Lots of news sites are reporting on some data released by the North Dakota Department of Mineral Resources.
Here’s the key data:
Typical well in Bakken and Three Forks fields will produce about 540,000 barrels of oil during a 29 year lifespan.
Cost to drill is typically $7.9M
During that run a typical well will generate:
- $4.5M to government in taxes
- $7.5M to royalty owners
- $2M in salaries
- $7.9M production costs
- $20M net profit
Ignoring the production costs over 29 years and ignoring the double count of salary in the salary number and production costs, that means income is at least $41.9M, which implies an assumed $77.60 per barrel price over the lifetime.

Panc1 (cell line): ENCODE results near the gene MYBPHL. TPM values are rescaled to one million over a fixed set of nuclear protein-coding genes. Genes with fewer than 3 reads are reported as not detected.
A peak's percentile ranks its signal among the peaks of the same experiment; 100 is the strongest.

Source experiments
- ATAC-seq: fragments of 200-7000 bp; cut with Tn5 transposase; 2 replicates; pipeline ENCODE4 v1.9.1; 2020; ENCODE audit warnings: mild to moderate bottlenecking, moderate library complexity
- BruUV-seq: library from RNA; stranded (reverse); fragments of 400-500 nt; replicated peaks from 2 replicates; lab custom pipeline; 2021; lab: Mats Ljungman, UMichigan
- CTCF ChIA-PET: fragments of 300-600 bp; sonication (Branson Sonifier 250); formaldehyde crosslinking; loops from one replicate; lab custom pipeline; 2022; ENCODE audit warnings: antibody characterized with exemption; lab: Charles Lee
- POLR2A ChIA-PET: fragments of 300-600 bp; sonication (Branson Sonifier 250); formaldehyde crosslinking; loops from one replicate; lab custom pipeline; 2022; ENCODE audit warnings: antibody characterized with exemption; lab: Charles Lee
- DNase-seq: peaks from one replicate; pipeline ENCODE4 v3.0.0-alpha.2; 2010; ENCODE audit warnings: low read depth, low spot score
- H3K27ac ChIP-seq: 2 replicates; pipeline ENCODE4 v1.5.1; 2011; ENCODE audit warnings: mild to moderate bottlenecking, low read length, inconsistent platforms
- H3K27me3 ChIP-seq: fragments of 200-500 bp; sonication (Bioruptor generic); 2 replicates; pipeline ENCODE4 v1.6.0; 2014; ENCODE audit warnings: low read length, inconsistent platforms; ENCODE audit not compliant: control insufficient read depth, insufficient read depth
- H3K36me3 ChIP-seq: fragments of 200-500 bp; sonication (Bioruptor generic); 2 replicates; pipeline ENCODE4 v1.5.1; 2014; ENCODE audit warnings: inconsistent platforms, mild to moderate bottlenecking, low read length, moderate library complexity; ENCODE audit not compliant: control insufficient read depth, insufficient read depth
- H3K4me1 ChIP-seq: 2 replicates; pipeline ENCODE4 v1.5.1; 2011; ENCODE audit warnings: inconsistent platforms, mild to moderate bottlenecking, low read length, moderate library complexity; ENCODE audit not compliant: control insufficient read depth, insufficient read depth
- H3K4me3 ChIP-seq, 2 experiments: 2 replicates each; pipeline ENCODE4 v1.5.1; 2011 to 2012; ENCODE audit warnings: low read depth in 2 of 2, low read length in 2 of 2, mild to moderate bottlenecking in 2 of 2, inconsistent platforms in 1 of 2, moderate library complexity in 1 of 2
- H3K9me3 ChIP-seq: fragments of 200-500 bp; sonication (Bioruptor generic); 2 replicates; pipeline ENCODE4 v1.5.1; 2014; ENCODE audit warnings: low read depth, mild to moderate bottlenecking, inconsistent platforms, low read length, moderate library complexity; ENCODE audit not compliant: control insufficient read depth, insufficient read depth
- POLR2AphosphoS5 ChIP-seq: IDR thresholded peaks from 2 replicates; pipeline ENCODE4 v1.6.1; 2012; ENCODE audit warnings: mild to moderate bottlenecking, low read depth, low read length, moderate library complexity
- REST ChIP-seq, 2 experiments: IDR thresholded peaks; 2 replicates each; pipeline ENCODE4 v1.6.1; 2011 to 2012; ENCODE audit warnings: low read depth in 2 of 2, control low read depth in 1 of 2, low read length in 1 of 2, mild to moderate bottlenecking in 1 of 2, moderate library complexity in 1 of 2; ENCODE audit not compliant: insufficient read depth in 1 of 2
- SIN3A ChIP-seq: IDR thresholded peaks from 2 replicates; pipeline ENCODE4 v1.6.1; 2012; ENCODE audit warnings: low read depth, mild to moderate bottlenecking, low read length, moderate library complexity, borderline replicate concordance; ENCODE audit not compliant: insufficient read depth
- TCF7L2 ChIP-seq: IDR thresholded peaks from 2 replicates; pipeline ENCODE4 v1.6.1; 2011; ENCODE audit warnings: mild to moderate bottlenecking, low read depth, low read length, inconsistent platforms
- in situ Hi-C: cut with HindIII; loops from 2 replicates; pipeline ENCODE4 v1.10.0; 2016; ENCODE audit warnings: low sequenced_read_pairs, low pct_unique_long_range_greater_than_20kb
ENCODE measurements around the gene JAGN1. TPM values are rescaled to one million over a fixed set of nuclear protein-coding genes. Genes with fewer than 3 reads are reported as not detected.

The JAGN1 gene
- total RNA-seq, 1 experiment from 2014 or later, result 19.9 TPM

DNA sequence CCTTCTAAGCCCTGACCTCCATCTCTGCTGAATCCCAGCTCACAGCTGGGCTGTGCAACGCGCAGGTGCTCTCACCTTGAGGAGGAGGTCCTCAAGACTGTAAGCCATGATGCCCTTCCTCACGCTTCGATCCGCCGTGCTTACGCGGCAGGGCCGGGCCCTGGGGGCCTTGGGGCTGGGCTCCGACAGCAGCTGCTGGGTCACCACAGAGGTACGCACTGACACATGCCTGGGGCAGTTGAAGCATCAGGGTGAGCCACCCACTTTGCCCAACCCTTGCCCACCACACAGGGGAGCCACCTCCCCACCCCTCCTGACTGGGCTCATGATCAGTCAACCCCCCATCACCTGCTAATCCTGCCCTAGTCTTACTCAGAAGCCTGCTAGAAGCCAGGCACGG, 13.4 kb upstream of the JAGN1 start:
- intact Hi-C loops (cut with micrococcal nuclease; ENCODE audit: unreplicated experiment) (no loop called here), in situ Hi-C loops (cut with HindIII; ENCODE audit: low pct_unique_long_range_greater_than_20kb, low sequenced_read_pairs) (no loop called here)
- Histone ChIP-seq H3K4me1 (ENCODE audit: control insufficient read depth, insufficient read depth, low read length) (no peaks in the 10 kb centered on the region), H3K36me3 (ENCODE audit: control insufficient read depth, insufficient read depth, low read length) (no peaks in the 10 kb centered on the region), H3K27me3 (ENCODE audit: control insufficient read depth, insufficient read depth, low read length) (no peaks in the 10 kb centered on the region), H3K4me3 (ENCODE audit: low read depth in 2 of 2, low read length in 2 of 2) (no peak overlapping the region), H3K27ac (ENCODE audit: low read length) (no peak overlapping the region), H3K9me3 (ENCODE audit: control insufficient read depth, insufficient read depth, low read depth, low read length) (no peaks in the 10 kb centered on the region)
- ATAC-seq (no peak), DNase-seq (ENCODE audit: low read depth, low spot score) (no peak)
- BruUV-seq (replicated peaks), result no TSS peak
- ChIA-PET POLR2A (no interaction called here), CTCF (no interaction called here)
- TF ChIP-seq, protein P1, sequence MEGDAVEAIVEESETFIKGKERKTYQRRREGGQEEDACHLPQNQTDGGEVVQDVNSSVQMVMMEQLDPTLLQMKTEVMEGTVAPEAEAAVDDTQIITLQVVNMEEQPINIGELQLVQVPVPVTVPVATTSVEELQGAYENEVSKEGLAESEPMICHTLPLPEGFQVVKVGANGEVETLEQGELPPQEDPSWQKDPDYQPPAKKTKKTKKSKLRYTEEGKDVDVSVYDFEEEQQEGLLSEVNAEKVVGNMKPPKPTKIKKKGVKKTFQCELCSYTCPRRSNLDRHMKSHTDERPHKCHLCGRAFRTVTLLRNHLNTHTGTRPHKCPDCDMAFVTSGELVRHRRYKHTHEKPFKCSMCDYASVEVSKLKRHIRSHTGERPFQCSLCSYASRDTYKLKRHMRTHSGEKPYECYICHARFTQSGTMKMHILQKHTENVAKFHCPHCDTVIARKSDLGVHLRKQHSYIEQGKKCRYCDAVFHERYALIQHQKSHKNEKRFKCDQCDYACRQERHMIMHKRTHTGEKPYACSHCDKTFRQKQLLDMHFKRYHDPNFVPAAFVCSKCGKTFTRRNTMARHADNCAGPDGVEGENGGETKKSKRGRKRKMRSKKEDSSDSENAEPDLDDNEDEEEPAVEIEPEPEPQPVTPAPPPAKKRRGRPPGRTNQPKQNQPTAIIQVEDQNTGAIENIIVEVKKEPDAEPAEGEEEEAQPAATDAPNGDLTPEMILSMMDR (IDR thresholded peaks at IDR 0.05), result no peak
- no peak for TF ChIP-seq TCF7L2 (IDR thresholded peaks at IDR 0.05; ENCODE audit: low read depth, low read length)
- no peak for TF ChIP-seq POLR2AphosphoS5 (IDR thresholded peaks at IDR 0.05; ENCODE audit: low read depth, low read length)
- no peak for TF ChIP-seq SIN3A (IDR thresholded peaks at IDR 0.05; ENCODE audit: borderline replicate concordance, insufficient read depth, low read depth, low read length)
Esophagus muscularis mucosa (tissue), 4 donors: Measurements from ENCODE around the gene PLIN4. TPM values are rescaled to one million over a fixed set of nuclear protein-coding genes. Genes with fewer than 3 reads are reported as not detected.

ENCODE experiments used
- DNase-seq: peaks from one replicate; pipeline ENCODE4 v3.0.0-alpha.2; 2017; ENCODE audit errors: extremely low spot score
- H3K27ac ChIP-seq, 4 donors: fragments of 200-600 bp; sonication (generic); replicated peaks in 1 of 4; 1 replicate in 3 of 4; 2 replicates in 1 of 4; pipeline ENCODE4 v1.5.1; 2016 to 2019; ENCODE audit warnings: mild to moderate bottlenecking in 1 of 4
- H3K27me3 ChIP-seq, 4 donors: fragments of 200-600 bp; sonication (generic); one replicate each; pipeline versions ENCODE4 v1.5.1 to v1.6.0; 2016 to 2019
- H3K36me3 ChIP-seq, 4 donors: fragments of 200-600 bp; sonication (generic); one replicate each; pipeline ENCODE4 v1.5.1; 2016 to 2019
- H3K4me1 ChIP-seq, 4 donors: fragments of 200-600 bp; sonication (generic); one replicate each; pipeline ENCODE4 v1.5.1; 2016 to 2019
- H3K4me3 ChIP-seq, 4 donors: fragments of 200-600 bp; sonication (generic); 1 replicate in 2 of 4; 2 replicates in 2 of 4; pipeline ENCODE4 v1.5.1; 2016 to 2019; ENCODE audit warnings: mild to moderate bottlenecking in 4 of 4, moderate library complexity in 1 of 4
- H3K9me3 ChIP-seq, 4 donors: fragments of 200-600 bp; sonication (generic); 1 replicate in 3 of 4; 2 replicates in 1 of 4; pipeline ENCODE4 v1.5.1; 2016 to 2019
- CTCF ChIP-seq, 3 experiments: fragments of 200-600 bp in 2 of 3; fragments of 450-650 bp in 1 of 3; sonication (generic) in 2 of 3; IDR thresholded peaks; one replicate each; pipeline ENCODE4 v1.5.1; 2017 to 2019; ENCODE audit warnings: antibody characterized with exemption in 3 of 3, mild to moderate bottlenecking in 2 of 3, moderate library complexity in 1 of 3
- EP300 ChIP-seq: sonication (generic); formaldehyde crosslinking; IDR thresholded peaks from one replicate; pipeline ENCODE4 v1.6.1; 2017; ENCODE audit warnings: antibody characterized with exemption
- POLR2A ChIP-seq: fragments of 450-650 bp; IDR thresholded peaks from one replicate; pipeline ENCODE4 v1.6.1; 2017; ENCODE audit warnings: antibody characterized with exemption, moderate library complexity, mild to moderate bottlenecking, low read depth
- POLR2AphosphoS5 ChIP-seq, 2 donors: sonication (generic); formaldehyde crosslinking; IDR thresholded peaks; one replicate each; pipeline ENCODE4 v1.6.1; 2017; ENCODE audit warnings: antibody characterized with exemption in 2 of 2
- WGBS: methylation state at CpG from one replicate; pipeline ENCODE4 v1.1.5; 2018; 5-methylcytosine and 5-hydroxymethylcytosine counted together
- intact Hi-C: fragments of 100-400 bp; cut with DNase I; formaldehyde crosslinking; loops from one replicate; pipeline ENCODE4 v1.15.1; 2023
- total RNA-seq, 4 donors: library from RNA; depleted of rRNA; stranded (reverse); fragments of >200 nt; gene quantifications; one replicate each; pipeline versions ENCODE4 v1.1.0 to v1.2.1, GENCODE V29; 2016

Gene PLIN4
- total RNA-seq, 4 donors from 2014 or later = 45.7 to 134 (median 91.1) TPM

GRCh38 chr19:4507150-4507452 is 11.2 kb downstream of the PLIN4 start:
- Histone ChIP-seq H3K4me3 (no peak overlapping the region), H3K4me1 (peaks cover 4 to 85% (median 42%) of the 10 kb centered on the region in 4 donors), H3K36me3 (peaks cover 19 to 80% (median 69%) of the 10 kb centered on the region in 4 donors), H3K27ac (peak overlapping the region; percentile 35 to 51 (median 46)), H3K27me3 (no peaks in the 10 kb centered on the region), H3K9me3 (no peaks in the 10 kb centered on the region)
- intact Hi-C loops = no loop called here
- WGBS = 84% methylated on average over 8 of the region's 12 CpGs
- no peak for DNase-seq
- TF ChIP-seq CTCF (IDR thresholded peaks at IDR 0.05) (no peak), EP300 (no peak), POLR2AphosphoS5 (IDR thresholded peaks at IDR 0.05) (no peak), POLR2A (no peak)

Update: I’ve revised the above info into an income statement here.
Businessweek has a superb paragraph describing the productivity over the lifecycle of a well in an article by James MacPherson in ND: Bakken wells will pump for nearly 3 decades:
An average Bakken or Three Forks well initially produces about 923 barrels of oil daily but drops to about half that within the first couple of years, data show. The wells produce an average of 76 barrels a day after five years and drop to less than 10 barrels daily after 25 years, the agency said.
Here’s just a few of the slew of articles on the info:
A lot of news sources picked up the AP feed and ran it directly.
(hat tip: BakkenBlog News twitter feed @bakkenblog)
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